Sexual harassment in the workplace is a serious offense. It violates not only anti-discrimination laws but also employment contracts, civil rights statutes, and criminal laws. Unfortunately, it’s estimated that between 40% and 50% of all working women have experienced sexual harassment at some point in their careers.
Fortunately though, most employers are well aware of how serious this issue is. They take efforts to prevent any cases of sexual harassment from occurring in the workplace.
What is Sexual Harassment?
Sexual harassment is defined as unwelcome sexual advances, requests for sexual favors, or other verbal or physical conduct of a sexual nature that may affect an employee’s job performance or create an intimidating, hostile, or offensive work environment.
In other words, not only do comments have to be unwelcome and unwanted by the recipient, but they also have to be so frequent or severe that they create a hostile environment.
Some examples of unwelcome sexual behavior are:
- Addressing individuals with unwanted/offensive nicknames or sexually explicit slang terms
- Verbal abuse of a sexual nature, such as verbal comments, jokes, innuendoes, slurs, touching, hugging, kissing
- Telling sexually suggestive stories or “dirty” jokes
- Remarks about physical attributes, such as comments about looks or body parts
- Displaying sexually explicit or suggestive pictures, objects, cartoons, or magazines
- Leering at someone’s body
How to Avoid Sexual Harassment in the Workplace
As an employer, your topmost responsibility is to develop a clear and effective policy against sexual harassment and communicate it regularly and effectively to all employees.
The policy must explain the legal definition of sexual harassment, how it will be dealt with in your office, and a complaint procedure. If you have more than ten employees, the policy should also explain the training that they’ll receive.
Such a policy not only makes sure that all employees are well aware of what is considered to be sexual harassment in your workplace, but it also protects them from potential lawsuits.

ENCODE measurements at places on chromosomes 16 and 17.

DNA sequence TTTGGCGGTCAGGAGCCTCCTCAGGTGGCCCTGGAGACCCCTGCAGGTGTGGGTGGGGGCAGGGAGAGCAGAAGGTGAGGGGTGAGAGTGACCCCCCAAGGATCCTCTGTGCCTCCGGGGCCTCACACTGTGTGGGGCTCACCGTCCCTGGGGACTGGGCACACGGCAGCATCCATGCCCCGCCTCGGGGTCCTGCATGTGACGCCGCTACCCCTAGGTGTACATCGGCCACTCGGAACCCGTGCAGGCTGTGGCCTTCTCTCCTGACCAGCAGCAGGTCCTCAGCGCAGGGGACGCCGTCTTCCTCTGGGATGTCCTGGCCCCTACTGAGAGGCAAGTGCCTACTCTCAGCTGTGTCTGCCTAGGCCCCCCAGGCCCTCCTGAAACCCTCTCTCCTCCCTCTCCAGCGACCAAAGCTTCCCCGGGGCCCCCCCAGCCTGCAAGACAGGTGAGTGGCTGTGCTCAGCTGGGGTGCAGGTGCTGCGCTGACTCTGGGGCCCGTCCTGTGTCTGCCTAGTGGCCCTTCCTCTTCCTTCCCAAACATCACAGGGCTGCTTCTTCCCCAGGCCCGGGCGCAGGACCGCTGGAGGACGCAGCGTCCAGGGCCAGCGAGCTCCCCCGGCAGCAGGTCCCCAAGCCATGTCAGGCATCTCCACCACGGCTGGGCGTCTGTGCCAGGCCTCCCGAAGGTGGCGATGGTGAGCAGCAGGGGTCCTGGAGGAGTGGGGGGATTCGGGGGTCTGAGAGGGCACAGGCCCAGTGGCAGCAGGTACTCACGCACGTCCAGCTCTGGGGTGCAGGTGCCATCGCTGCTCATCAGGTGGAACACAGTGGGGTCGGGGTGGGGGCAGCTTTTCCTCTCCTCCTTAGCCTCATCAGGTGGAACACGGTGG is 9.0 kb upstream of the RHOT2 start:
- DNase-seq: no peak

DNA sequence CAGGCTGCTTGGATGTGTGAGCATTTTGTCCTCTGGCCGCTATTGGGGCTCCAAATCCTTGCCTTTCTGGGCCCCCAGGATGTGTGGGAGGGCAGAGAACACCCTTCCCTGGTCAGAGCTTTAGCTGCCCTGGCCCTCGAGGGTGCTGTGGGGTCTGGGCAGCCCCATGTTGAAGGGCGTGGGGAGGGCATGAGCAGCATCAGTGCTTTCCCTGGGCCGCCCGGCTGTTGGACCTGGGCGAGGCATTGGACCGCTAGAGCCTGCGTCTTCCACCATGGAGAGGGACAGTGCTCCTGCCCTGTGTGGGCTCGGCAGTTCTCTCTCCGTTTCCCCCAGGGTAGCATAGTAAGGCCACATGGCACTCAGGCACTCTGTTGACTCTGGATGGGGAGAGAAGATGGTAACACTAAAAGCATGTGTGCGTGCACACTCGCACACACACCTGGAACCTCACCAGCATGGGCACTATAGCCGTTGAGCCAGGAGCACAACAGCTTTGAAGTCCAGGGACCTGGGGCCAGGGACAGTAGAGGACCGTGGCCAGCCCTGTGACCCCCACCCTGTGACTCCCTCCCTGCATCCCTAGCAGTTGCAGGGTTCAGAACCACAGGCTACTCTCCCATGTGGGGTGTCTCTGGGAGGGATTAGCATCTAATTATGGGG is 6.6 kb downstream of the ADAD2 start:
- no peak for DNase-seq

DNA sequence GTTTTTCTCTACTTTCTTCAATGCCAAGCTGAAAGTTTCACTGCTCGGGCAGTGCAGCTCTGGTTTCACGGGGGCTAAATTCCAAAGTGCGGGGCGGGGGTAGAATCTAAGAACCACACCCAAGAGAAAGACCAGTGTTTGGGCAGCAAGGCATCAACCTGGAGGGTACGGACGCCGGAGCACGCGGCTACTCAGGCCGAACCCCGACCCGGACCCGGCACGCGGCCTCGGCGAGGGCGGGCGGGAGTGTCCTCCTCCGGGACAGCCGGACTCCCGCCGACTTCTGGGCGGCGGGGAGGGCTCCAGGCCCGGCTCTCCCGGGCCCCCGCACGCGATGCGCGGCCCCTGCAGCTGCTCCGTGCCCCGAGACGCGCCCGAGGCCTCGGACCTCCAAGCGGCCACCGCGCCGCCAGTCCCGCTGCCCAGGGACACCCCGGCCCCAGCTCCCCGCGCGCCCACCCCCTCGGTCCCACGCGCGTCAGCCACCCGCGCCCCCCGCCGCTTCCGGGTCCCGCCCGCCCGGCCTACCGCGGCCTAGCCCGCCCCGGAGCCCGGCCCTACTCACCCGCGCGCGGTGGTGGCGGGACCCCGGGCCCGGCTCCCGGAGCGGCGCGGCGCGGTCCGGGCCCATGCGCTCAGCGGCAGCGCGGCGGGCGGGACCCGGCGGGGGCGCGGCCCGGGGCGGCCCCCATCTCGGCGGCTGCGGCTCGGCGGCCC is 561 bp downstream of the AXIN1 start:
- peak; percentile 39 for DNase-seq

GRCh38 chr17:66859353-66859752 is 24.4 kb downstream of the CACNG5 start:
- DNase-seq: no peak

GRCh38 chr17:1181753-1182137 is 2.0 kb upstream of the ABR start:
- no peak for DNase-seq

Signs to Look Out For
If you notice any of the following signs in your employees, you should address them immediately:
- A person is showing an unusual amount of anxiety or nervousness
- Someone is constantly avoiding a certain individual
- There’s open hostility towards one employee from the rest of his/her colleagues
- An employee has made repeated attempts to change shifts or otherwise avoid contact with a certain individual
How Can Sexual Harassment Training Help?
As an employer, you should be well aware of the problem that sexual harassment creates in the workplace. You should take all possible measures to avoid its occurrence and protect your employees from any cases that might go unnoticed or untreated.
To do this, it’s a good idea to regularly train your employees about what sexual harassment is and what they should do if it’s occurring to them.
It is also advisable for employers to conduct or sponsor workshops that help managers, supervisors, and other employees identify sexual harassment when they see it and how they can intervene.
Sexual harassment training helps protect you against legal action because if your employees are well informed about the subject of sexual harassment, they will be more inclined to report any incidents or suspicions of such behavior.
What Other Trainings to Implement?
Aside from providing your employees with a regular sexual harassment training, other HR related training is also necessary. It would be helpful also to conduct diversity and inclusion training, abuse training, ethics training and other compliance training related to one’s profession.
Having regular training within your workplace will not only avoid sexual harassment but will also strengthen working relationship.